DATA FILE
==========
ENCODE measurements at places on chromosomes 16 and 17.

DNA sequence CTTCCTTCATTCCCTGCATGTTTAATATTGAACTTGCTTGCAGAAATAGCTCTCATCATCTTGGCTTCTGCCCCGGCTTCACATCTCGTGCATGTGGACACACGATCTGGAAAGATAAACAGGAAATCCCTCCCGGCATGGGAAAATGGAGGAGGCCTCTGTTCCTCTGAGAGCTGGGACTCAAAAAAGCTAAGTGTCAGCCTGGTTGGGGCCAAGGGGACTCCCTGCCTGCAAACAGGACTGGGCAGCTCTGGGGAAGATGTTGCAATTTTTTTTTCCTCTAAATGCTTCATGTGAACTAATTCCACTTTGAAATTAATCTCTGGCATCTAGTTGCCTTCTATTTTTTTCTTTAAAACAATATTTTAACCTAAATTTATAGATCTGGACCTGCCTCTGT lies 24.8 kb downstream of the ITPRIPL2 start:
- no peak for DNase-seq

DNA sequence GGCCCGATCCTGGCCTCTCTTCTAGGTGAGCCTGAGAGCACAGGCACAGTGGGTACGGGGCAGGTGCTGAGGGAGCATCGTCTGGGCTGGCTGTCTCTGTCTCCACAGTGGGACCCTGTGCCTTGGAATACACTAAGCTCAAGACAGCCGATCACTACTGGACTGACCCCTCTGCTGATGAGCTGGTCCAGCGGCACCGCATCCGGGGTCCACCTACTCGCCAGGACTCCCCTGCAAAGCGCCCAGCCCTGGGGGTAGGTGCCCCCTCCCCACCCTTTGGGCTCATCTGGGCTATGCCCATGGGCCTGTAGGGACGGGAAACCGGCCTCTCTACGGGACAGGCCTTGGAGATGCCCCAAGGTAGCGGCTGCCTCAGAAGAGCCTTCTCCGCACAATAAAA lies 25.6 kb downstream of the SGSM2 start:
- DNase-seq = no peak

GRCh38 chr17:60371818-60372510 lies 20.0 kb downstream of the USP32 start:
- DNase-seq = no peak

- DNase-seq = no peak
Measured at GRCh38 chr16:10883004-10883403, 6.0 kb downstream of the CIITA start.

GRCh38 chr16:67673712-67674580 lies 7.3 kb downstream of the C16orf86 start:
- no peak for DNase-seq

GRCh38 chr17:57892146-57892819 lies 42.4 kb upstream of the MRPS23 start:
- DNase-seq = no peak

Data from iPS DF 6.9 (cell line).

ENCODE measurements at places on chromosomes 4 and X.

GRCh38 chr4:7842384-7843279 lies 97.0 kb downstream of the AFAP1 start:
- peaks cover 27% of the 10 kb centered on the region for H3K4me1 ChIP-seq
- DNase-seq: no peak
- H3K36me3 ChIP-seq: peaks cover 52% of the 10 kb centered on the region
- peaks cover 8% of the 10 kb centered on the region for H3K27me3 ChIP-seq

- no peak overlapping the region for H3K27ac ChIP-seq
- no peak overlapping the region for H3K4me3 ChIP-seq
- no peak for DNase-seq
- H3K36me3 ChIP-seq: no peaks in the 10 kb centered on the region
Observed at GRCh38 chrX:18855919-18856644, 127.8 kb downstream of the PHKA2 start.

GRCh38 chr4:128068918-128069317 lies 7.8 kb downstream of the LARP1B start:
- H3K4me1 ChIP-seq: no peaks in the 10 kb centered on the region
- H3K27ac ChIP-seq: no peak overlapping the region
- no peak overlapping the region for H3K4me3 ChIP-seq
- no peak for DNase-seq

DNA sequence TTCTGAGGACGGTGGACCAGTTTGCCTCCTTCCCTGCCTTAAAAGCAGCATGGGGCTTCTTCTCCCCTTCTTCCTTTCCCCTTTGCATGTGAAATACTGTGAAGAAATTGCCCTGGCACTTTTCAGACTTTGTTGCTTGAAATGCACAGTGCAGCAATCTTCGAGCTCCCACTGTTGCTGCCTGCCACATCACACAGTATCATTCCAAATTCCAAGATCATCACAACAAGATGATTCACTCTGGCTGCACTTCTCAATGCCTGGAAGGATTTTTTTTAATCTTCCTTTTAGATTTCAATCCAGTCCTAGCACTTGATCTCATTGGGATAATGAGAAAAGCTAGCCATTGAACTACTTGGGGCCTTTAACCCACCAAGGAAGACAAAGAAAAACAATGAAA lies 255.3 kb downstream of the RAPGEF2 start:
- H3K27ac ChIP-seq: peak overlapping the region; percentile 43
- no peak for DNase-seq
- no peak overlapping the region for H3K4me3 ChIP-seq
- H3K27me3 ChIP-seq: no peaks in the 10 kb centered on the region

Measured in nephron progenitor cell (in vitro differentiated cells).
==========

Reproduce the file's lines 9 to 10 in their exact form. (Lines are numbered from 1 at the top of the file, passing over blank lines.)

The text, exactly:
Measured at GRCh38 chr16:10883004-10883403, 6.0 kb downstream of the CIITA start.

GRCh38 chr16:67673712-67674580 lies 7.3 kb downstream of the C16orf86 start: